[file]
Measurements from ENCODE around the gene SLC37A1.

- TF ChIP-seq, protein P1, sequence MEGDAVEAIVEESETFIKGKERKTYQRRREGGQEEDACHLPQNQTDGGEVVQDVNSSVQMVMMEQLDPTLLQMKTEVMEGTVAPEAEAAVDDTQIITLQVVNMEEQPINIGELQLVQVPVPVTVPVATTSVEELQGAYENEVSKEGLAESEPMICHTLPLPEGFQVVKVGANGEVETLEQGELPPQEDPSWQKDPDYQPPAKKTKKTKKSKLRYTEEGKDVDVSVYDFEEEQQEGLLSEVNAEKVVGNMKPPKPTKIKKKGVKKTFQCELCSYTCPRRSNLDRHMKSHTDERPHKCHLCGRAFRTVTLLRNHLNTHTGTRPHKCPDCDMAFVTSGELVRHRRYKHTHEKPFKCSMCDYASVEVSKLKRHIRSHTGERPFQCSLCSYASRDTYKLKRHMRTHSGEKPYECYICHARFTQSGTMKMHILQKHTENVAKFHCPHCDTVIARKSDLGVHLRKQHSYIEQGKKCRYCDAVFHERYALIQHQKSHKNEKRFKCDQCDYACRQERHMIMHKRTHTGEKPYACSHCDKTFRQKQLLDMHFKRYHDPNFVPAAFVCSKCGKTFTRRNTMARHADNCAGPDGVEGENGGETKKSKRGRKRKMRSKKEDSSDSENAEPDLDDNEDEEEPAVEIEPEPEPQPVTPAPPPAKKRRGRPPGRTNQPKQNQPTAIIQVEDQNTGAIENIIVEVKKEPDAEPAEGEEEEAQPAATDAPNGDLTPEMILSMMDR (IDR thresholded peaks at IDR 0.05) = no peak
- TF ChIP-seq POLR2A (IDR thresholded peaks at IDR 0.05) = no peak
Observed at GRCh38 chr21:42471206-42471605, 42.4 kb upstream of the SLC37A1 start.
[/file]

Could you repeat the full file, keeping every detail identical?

Measurements from ENCODE around the gene SLC37A1.

- TF ChIP-seq, protein P1, sequence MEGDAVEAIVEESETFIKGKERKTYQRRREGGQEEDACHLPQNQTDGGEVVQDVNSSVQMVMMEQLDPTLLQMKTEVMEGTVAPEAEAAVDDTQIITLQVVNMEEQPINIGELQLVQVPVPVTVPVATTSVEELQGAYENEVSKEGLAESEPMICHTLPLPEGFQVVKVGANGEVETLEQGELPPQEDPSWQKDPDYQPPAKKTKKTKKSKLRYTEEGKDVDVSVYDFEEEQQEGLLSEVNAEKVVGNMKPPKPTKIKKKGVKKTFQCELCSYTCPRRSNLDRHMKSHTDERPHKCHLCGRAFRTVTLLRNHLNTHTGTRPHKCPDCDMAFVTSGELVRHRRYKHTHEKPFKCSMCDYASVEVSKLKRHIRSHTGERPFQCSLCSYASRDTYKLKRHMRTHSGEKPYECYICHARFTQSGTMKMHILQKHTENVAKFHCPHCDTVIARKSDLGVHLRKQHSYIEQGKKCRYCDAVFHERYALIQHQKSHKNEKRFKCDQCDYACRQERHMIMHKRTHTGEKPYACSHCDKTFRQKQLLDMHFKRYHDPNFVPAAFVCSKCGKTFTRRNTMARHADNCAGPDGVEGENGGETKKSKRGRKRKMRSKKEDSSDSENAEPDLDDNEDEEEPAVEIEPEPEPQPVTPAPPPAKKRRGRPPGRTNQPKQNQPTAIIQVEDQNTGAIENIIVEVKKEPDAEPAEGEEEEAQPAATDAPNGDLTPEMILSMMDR (IDR thresholded peaks at IDR 0.05) = no peak
- TF ChIP-seq POLR2A (IDR thresholded peaks at IDR 0.05) = no peak
Observed at GRCh38 chr21:42471206-42471605, 42.4 kb upstream of the SLC37A1 start.